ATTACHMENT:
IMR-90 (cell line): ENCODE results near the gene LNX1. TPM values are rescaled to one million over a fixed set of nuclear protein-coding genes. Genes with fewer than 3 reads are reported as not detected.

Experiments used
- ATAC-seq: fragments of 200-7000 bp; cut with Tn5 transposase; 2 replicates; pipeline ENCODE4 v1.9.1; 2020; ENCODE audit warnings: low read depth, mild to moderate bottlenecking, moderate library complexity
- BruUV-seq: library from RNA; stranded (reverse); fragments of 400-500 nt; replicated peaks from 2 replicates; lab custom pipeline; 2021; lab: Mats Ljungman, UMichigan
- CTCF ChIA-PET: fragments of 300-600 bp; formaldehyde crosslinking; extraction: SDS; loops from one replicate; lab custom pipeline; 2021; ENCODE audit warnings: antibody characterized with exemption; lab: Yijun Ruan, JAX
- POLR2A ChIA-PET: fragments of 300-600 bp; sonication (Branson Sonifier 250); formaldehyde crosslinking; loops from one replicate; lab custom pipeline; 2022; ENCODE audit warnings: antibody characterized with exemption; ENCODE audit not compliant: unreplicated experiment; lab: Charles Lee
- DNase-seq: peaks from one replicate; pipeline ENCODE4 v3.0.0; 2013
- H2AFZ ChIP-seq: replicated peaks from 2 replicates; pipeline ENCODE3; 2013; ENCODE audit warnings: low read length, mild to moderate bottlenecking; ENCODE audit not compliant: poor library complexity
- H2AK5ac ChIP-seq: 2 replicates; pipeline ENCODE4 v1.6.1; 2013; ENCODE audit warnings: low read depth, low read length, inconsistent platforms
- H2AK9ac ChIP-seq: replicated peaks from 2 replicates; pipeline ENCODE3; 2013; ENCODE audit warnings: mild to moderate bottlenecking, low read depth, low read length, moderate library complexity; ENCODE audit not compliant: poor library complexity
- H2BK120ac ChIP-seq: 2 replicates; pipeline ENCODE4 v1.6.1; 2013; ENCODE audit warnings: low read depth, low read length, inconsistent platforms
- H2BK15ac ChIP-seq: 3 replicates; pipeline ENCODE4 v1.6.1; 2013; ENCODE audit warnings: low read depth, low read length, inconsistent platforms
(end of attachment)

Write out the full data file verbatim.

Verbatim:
IMR-90 (cell line): ENCODE results near the gene LNX1. TPM values are rescaled to one million over a fixed set of nuclear protein-coding genes. Genes with fewer than 3 reads are reported as not detected.

Experiments used
- ATAC-seq: fragments of 200-7000 bp; cut with Tn5 transposase; 2 replicates; pipeline ENCODE4 v1.9.1; 2020; ENCODE audit warnings: low read depth, mild to moderate bottlenecking, moderate library complexity
- BruUV-seq: library from RNA; stranded (reverse); fragments of 400-500 nt; replicated peaks from 2 replicates; lab custom pipeline; 2021; lab: Mats Ljungman, UMichigan
- CTCF ChIA-PET: fragments of 300-600 bp; formaldehyde crosslinking; extraction: SDS; loops from one replicate; lab custom pipeline; 2021; ENCODE audit warnings: antibody characterized with exemption; lab: Yijun Ruan, JAX
- POLR2A ChIA-PET: fragments of 300-600 bp; sonication (Branson Sonifier 250); formaldehyde crosslinking; loops from one replicate; lab custom pipeline; 2022; ENCODE audit warnings: antibody characterized with exemption; ENCODE audit not compliant: unreplicated experiment; lab: Charles Lee
- DNase-seq: peaks from one replicate; pipeline ENCODE4 v3.0.0; 2013
- H2AFZ ChIP-seq: replicated peaks from 2 replicates; pipeline ENCODE3; 2013; ENCODE audit warnings: low read length, mild to moderate bottlenecking; ENCODE audit not compliant: poor library complexity
- H2AK5ac ChIP-seq: 2 replicates; pipeline ENCODE4 v1.6.1; 2013; ENCODE audit warnings: low read depth, low read length, inconsistent platforms
- H2AK9ac ChIP-seq: replicated peaks from 2 replicates; pipeline ENCODE3; 2013; ENCODE audit warnings: mild to moderate bottlenecking, low read depth, low read length, moderate library complexity; ENCODE audit not compliant: poor library complexity
- H2BK120ac ChIP-seq: 2 replicates; pipeline ENCODE4 v1.6.1; 2013; ENCODE audit warnings: low read depth, low read length, inconsistent platforms
- H2BK15ac ChIP-seq: 3 replicates; pipeline ENCODE4 v1.6.1; 2013; ENCODE audit warnings: low read depth, low read length, inconsistent platforms